Our creatives—the ones working with data—may want to build something enormously complex that crams as much data as possible into the smallest space they can. Our media relations team—experts in knowing the nuances of the press and what will or won’t appeal to journalists—may want something that communicates data simply and beautifully and can be summed up in one or two sentences, like the transcendent work of Mona Chalabi for the Guardian. A client, too, will often have specific expectations for how a piece should look and what should be included, and these factors need to be considered as well.
Striking the balance
With so many ways to present any given set of numbers, we at Fractl have found success by making data visualizations as complex as they need to be while always aiming for the nexus of simple and beautiful. In other words: Take raw numbers that will be interesting to people, think of a focused way to clearly visualize them, and then create designs that fit the overall sentiment of the piece.
On a campaign for Porch.com, we asked 1,000 Americans several questions about food, focusing on things that were light and humorous conversation starters. For example, “Is a hot dog a sandwich?” and “What do you put on a hot dog?” As a native Chicagoan who believes there is only one way to make a hot dog, this is exactly the type of debate that would make me take notice and share the content with friends on social media.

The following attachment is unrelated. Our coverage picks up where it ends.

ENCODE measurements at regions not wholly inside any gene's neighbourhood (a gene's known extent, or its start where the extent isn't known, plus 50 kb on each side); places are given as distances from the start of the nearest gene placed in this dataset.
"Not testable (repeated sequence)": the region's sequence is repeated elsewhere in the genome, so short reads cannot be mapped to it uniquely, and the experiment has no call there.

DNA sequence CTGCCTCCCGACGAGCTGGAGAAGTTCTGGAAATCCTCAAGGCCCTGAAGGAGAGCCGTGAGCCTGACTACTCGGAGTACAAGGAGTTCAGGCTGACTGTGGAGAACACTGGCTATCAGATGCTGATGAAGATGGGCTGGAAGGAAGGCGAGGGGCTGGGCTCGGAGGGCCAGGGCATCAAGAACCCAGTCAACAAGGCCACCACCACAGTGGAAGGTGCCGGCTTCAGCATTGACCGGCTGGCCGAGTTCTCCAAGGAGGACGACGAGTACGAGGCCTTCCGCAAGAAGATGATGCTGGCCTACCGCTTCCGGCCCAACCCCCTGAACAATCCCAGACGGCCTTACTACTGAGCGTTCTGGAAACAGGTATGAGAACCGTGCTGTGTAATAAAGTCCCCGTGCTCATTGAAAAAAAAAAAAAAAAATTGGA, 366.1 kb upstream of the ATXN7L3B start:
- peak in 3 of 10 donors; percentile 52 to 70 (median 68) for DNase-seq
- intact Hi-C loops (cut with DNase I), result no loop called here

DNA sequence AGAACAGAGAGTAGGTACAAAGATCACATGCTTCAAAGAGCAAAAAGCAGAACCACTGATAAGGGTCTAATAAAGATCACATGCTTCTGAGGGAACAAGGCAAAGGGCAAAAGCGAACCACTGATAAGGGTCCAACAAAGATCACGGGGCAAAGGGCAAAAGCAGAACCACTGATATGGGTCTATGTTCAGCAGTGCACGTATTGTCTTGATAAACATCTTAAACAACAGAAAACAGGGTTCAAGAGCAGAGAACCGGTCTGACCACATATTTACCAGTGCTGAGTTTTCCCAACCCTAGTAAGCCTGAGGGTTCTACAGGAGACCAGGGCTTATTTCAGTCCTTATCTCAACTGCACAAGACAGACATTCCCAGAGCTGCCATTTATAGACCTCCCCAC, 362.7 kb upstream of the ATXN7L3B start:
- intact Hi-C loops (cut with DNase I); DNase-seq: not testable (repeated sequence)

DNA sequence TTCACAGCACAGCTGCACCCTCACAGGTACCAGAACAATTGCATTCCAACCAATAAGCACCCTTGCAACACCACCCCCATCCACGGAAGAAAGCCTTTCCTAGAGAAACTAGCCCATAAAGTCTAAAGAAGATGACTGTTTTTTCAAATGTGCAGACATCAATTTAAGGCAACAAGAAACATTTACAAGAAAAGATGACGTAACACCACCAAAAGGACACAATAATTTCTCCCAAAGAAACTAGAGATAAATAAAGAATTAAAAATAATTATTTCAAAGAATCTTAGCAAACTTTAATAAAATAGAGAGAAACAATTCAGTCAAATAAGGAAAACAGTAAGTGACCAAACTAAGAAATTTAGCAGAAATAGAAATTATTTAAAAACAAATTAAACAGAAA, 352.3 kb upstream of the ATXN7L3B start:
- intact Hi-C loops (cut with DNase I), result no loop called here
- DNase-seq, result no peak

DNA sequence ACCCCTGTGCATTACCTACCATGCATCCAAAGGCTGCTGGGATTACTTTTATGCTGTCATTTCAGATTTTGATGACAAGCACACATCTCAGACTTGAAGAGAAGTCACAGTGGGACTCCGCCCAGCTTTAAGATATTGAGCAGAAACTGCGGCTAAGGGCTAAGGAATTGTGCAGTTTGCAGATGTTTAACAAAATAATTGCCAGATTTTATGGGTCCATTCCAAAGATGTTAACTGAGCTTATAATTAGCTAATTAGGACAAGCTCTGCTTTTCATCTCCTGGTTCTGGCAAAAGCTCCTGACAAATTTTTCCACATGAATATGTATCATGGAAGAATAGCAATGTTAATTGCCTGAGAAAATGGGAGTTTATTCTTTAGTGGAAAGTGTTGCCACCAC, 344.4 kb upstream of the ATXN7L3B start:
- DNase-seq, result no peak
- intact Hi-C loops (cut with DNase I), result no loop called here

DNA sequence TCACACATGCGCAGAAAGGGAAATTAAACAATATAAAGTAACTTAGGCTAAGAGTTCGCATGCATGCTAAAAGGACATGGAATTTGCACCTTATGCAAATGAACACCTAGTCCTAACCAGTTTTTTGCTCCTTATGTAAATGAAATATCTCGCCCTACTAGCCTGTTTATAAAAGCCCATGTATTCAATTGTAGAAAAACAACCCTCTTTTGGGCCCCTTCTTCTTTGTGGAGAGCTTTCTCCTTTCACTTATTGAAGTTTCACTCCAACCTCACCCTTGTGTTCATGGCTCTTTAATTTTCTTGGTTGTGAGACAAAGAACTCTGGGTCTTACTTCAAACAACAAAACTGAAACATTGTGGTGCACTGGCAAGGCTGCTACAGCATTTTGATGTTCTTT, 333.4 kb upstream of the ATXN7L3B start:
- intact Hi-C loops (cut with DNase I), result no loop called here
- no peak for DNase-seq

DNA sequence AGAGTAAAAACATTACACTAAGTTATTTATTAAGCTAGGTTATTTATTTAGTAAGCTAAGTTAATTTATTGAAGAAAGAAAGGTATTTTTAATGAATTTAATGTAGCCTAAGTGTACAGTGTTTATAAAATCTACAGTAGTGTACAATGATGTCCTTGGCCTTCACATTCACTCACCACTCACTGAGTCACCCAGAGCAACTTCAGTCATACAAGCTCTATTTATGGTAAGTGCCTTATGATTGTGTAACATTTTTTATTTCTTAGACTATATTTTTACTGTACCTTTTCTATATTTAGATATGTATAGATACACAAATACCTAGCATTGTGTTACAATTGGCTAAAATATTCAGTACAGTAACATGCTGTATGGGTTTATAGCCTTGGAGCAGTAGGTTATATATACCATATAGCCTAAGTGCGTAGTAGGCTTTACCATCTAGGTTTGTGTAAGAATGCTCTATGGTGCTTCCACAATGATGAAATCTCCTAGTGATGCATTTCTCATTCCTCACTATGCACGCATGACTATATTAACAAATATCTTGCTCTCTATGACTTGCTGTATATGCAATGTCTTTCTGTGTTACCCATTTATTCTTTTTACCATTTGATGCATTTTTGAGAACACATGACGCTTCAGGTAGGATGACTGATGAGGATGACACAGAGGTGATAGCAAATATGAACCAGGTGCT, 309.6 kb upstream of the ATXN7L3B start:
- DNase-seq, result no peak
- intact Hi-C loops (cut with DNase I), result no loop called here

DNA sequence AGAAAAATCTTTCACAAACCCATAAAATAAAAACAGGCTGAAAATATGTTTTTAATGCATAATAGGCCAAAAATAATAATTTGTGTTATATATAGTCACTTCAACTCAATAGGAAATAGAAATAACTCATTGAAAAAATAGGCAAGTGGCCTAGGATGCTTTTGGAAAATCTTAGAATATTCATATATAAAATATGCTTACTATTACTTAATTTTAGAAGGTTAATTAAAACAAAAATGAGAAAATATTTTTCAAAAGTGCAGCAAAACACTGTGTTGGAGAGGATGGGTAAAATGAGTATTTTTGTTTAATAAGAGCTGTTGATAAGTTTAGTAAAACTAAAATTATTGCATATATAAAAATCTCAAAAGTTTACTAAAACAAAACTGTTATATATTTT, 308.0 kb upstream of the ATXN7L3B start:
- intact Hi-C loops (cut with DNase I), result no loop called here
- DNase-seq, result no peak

In response to those two questions, we got numbers that looked like this:
Using Tableau Public, an open-source data reporting solution that is one of the go-to tools for rapid building at Fractl, the tables above were transformed into rough cuts of a final visualization:
With the building blocks in place, we then gave extensive notes to our design team on how to make something that’s just as simple but much, much more attractive. Given the fun nature of this campaign, a more lighthearted design made sense, and our graphics team delivered. The entire campaign is worth checking out for the project manager’s innovative and expert ability to use simple numbers in a way that is beautiful, easy-to-approach, and instantly compelling.